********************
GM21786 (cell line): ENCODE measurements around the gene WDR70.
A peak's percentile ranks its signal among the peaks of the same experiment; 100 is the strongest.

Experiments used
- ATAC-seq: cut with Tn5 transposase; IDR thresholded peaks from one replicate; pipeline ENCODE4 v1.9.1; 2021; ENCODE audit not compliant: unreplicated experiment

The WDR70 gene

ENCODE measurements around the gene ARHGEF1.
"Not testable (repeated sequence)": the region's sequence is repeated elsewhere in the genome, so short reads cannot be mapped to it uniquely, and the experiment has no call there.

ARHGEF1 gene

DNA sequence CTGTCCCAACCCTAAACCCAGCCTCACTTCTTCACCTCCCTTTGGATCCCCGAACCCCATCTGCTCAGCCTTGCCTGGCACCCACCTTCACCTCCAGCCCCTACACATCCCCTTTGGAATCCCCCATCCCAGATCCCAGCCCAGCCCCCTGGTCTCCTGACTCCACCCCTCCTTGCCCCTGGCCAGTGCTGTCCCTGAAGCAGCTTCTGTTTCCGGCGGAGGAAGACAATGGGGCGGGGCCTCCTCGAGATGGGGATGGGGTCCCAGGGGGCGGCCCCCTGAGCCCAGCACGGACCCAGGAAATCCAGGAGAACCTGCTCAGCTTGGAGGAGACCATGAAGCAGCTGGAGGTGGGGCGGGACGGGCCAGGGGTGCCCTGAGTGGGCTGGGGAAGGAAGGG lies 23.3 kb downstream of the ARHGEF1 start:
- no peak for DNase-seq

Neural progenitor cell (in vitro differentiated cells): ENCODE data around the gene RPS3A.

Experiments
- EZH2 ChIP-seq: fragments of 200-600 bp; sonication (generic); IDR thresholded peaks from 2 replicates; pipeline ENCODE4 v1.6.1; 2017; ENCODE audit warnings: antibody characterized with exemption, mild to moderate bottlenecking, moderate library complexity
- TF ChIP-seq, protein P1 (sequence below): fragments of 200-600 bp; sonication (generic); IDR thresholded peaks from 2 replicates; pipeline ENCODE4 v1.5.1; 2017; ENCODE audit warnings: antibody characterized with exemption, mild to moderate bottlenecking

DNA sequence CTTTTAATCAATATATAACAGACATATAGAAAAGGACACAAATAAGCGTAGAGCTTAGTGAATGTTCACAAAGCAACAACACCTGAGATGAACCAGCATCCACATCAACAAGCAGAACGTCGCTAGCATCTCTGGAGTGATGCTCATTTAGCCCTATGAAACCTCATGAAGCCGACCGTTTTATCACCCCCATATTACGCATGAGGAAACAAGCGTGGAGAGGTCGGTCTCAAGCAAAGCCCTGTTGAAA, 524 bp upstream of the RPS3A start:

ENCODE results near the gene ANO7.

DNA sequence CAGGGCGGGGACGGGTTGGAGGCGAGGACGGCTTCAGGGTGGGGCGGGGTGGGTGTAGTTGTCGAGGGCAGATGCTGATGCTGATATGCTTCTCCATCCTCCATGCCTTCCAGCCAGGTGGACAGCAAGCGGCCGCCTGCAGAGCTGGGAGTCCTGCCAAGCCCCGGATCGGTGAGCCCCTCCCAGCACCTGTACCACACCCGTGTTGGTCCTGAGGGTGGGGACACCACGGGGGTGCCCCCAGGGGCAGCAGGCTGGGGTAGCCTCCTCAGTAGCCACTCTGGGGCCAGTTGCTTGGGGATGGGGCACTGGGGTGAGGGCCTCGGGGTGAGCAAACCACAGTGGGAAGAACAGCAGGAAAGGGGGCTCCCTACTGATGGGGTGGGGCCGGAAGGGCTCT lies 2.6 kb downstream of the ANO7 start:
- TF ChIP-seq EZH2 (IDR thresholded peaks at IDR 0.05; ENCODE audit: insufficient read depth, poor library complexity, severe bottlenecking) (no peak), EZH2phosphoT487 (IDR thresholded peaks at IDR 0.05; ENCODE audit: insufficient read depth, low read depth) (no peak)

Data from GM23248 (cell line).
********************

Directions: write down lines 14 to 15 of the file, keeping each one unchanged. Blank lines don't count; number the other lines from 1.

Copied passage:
- TF ChIP-seq, protein P1 (sequence below): fragments of 200-600 bp; sonication (generic); IDR thresholded peaks from 2 replicates; pipeline ENCODE4 v1.5.1; 2017; ENCODE audit warnings: antibody characterized with exemption, mild to moderate bottlenecking

DNA sequence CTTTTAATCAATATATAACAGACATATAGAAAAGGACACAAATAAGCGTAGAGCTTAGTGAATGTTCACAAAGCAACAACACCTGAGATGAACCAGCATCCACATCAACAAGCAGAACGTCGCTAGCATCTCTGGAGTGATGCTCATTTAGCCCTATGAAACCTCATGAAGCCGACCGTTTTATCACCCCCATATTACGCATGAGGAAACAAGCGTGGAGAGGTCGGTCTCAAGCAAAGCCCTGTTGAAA, 524 bp upstream of the RPS3A start: